I dunno.  I think that stuff like this is only relevant to public discourse — even puff-piece writing — if at some point it helped shape the subject’s motivations in life.  Furthermore, I believe that for at least some queer people now, and eventually for all of them, their sexuality (will have) played absolutely no role in shaping their motivations in anything other than who to look for in a partner.

As such, I’m instinctively sceptical of a need to draw attention to it.  Not even the puffiest of puff pieces would spend time discussing people’s preferences over ice cream flavours unless the subject made a point of bringing up their obsession with chocolate-mint.

When it comes to playing a role as a societal leader, I can’t help but feel that it’s up to Mr. Cook to decide for himself.

Dani and I rewatched “Good Will Hunting” last night.  I think there’s a parallel with the kid who’s a genius.  I always get angry when Ben Affleck’s character (the well-meaning, but idiot friend) tells Matt Damon’s character (the genius) that “you don’t owe it to yourself man, you owe it to me … ‘Cause I’d do fuckin’ anything to have what you got. So would any of these fuckin’ guys. It’d be an insult to us if you’re still here in 20 years” [IMDB].  It’s Rawls’ veil of ignorance turned arse-end backwards.  It’s also complete rubbish.

I can see a moral argument for why Rawls’ veil implies that society at large should help people who drew particularly shitty numbers, but why should any one individual be required to do something just because they drew a particularly awesome number?  The whole goddamn point of Rawls’ veil is that nobody consents to it in the first place and so, as a society, we ought to not force people into the pigeon-hole that the lottery put them in.  Just because you were born into a poor family doesn’t mean you have to stay poor.   Just because you’re black doesn’t mean you have to like basketball.  Just because you have an IQ of 180 doesn’t mean you must do research.  Messers Affleck and Damon need to reread “Brave New World”.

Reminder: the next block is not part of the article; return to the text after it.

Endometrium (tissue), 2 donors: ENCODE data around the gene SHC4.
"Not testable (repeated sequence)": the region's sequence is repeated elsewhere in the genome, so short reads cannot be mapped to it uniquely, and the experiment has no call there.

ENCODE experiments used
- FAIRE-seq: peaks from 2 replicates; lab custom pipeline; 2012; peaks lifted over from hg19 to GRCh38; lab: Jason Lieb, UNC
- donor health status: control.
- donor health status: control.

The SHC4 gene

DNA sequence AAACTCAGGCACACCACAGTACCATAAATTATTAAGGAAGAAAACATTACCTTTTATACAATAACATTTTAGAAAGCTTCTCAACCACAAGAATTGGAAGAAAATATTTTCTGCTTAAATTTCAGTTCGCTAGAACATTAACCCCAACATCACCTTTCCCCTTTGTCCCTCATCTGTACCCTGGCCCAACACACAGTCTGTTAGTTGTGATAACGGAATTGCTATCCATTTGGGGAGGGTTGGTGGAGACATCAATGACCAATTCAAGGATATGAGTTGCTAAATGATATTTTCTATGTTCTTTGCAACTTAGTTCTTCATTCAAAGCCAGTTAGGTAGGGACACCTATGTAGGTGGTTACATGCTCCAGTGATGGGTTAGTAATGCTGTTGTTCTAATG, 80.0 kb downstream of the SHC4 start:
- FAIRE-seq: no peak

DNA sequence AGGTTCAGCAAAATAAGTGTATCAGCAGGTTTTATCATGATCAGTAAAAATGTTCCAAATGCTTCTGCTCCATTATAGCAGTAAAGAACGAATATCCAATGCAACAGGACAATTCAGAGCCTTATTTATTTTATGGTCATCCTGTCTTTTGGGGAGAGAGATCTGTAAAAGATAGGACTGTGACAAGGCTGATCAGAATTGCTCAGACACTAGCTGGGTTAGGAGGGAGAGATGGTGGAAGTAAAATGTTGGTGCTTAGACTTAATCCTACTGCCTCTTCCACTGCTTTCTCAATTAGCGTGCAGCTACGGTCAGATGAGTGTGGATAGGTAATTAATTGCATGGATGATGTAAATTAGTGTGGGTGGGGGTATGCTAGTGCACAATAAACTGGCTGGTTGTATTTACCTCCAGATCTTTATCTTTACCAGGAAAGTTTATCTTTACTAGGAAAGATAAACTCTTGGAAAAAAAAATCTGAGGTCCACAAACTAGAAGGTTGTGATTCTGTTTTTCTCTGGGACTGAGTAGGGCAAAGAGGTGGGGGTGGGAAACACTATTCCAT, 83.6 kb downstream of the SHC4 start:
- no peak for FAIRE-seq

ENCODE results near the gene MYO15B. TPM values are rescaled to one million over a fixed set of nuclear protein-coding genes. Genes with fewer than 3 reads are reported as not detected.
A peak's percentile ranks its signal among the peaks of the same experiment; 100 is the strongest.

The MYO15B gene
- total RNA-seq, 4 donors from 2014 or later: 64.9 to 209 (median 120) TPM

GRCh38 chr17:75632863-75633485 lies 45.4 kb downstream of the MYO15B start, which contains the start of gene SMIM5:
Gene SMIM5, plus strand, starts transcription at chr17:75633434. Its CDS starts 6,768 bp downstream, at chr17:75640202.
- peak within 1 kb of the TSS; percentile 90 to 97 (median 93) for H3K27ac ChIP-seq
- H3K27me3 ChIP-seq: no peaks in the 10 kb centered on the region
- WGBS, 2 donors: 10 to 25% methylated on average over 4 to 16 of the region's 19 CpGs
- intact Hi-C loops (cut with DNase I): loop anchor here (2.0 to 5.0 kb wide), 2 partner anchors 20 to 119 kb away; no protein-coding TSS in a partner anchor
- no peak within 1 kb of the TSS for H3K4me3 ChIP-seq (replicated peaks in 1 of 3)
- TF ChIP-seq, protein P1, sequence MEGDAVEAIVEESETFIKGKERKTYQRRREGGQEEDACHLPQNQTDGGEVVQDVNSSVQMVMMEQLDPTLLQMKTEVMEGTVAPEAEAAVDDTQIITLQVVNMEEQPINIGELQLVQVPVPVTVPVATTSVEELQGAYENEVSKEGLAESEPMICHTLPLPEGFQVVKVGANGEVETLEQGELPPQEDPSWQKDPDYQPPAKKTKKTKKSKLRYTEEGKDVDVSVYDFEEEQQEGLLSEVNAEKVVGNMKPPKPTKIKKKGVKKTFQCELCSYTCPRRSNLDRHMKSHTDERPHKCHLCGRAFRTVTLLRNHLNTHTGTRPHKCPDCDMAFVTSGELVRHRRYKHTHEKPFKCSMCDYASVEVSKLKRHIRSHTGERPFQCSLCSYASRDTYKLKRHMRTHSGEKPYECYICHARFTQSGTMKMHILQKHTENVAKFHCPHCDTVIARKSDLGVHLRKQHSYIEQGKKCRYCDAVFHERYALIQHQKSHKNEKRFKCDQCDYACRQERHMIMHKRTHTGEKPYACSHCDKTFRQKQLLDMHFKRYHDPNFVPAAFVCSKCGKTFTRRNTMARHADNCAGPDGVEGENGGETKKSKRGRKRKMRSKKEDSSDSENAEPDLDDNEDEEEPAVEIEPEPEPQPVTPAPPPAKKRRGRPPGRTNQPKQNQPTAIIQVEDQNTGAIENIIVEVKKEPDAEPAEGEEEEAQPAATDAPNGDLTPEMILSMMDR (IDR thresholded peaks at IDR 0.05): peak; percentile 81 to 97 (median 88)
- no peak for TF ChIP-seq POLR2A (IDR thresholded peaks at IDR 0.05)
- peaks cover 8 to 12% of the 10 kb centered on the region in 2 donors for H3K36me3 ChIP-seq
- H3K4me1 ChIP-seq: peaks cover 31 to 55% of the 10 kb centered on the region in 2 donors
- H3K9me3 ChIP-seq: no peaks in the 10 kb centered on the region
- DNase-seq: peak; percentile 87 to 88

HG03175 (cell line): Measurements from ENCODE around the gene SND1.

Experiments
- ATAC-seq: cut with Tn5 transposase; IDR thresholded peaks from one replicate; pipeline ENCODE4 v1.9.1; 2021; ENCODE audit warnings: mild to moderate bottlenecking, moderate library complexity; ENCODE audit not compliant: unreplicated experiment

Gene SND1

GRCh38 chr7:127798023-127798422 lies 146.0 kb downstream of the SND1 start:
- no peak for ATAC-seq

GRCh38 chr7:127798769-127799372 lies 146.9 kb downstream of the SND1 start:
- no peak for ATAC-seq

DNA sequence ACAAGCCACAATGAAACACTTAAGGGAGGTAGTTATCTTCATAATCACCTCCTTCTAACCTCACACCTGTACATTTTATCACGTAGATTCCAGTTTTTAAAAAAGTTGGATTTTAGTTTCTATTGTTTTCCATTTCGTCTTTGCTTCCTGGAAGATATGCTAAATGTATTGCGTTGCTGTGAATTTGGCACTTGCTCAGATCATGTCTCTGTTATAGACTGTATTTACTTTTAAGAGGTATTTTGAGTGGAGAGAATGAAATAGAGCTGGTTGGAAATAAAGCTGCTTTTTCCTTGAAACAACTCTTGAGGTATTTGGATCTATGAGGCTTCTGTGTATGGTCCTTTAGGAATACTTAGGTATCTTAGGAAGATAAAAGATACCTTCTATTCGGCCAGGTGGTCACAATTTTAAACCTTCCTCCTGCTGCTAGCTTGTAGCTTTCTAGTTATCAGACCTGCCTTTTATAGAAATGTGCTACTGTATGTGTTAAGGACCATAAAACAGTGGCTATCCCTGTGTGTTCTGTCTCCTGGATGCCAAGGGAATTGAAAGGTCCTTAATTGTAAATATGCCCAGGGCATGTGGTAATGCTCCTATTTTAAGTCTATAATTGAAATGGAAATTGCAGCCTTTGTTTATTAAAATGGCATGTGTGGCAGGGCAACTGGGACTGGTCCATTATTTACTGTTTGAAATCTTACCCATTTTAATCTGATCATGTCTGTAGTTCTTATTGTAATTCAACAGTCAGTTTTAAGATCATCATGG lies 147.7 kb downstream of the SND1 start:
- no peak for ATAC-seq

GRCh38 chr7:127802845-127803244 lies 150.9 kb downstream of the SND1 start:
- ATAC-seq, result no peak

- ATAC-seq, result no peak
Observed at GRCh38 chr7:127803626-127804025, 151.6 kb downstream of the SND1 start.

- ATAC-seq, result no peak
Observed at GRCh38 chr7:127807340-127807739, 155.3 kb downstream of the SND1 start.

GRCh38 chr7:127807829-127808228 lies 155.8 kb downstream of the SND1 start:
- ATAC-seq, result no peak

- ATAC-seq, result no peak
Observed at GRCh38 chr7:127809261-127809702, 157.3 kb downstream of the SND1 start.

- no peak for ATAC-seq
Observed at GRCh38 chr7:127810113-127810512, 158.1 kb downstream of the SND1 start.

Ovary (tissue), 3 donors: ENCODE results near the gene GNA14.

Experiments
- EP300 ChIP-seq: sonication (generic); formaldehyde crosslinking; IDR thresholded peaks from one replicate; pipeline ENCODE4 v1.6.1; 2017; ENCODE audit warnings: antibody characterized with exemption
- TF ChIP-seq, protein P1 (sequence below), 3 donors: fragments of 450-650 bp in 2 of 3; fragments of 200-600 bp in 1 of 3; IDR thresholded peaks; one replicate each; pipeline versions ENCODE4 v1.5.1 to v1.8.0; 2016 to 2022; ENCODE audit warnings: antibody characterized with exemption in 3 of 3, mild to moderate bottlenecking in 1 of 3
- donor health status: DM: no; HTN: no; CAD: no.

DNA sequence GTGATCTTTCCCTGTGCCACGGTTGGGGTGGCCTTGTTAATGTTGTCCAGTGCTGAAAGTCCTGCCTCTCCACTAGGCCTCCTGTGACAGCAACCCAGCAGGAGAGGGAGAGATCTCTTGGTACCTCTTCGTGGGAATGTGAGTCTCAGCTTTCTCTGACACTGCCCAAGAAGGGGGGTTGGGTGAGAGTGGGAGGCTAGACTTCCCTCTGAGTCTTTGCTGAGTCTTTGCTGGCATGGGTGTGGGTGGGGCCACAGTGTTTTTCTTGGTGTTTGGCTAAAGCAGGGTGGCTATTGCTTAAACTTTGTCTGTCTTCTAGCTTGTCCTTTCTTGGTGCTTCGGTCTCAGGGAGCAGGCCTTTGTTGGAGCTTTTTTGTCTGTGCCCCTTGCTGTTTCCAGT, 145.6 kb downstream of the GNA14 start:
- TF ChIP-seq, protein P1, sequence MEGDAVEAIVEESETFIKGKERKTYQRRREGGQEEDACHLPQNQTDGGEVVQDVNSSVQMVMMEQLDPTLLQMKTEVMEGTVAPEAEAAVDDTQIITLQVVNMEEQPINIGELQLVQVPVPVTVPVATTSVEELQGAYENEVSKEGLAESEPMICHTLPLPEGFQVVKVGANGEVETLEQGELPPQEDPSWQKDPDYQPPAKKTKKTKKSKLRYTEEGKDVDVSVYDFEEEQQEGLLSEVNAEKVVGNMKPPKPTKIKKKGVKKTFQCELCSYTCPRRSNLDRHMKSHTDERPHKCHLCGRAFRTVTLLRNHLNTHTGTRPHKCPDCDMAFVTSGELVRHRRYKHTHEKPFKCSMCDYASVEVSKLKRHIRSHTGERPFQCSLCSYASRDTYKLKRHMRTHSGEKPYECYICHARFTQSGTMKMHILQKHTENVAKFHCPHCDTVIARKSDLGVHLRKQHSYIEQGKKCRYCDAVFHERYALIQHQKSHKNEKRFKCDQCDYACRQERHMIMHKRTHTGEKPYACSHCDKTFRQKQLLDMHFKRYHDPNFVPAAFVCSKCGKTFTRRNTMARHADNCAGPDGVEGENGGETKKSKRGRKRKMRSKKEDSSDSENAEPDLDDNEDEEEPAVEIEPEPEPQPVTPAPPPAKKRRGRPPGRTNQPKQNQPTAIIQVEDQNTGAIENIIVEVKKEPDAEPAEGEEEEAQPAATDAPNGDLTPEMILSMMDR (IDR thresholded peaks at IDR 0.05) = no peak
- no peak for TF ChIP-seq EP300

Nobody can deny that Barrack Obama is black, but the extent to which he makes speeches to the black community declaring that they can be black, proud and successful is entirely up to him.  People working to bring about racial equality might feel he has an obligation, but he really doesn’t.

If Tim Cook wants to try to improve the acceptance of gay people in society at large, he can, but the idea of saying that he ought to just because he’s gay himself is illiberal.

Wanted: CTRL-TAB in my browser to work as ALT-TAB does in windows

Hey, Google, Microsoft and multitudinous Firefox geeks!

At the moment, both Chrome and Firefox have the same functionality on this:

  • CTRL-TAB cycles through your tabs in the order that you’ve got them physically arranged
  • CTRL-PGUP/PGDN also does this, although obviously CTRL-PGUP goes in the opposite direction

In Internet Explorer, CTRL-TAB works the same as in Chrome and Firefox, but they don’t have the CTRL-PGUP/PGDN functionality.

I don’t know how Safari or Opera work.

I want CTRL-TAB to work in my browser like ALT-TAB does in Windows and APPLESYMBOL-TAB does on a Mac:  The order in which it cycles through them should be the order in which I last viewed them, not the order in which I opened them.  If possible, like the operating system versions, it should also show small images of each tab as I cycle through them.